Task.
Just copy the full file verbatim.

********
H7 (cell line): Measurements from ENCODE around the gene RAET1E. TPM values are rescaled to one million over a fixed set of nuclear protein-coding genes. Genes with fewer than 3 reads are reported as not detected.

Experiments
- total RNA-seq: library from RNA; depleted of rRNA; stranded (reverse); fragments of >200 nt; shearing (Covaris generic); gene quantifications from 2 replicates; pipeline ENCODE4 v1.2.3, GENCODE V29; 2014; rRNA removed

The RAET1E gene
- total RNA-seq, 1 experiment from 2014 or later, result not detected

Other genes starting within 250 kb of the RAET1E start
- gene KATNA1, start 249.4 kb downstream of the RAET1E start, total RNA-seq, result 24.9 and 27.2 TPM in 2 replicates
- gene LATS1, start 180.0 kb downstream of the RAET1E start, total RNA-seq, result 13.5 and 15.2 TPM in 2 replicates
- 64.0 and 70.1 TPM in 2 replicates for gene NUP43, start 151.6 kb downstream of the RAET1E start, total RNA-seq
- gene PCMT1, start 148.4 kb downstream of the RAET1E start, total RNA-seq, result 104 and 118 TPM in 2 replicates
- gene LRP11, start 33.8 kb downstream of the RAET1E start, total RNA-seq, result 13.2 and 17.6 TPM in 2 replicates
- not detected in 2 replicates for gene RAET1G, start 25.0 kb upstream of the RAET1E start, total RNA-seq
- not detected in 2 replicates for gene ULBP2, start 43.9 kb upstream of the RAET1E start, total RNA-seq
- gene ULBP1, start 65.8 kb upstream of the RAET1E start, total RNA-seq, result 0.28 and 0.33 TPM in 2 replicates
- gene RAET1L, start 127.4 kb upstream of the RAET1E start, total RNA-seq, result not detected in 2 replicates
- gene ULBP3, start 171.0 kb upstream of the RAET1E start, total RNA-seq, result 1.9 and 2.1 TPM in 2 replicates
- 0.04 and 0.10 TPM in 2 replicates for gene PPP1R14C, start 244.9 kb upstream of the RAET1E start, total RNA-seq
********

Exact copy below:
H7 (cell line): Measurements from ENCODE around the gene RAET1E. TPM values are rescaled to one million over a fixed set of nuclear protein-coding genes. Genes with fewer than 3 reads are reported as not detected.

Experiments
- total RNA-seq: library from RNA; depleted of rRNA; stranded (reverse); fragments of >200 nt; shearing (Covaris generic); gene quantifications from 2 replicates; pipeline ENCODE4 v1.2.3, GENCODE V29; 2014; rRNA removed

The RAET1E gene
- total RNA-seq, 1 experiment from 2014 or later, result not detected

Other genes starting within 250 kb of the RAET1E start
- gene KATNA1, start 249.4 kb downstream of the RAET1E start, total RNA-seq, result 24.9 and 27.2 TPM in 2 replicates
- gene LATS1, start 180.0 kb downstream of the RAET1E start, total RNA-seq, result 13.5 and 15.2 TPM in 2 replicates
- 64.0 and 70.1 TPM in 2 replicates for gene NUP43, start 151.6 kb downstream of the RAET1E start, total RNA-seq
- gene PCMT1, start 148.4 kb downstream of the RAET1E start, total RNA-seq, result 104 and 118 TPM in 2 replicates
- gene LRP11, start 33.8 kb downstream of the RAET1E start, total RNA-seq, result 13.2 and 17.6 TPM in 2 replicates
- not detected in 2 replicates for gene RAET1G, start 25.0 kb upstream of the RAET1E start, total RNA-seq
- not detected in 2 replicates for gene ULBP2, start 43.9 kb upstream of the RAET1E start, total RNA-seq
- gene ULBP1, start 65.8 kb upstream of the RAET1E start, total RNA-seq, result 0.28 and 0.33 TPM in 2 replicates
- gene RAET1L, start 127.4 kb upstream of the RAET1E start, total RNA-seq, result not detected in 2 replicates
- gene ULBP3, start 171.0 kb upstream of the RAET1E start, total RNA-seq, result 1.9 and 2.1 TPM in 2 replicates
- 0.04 and 0.10 TPM in 2 replicates for gene PPP1R14C, start 244.9 kb upstream of the RAET1E start, total RNA-seq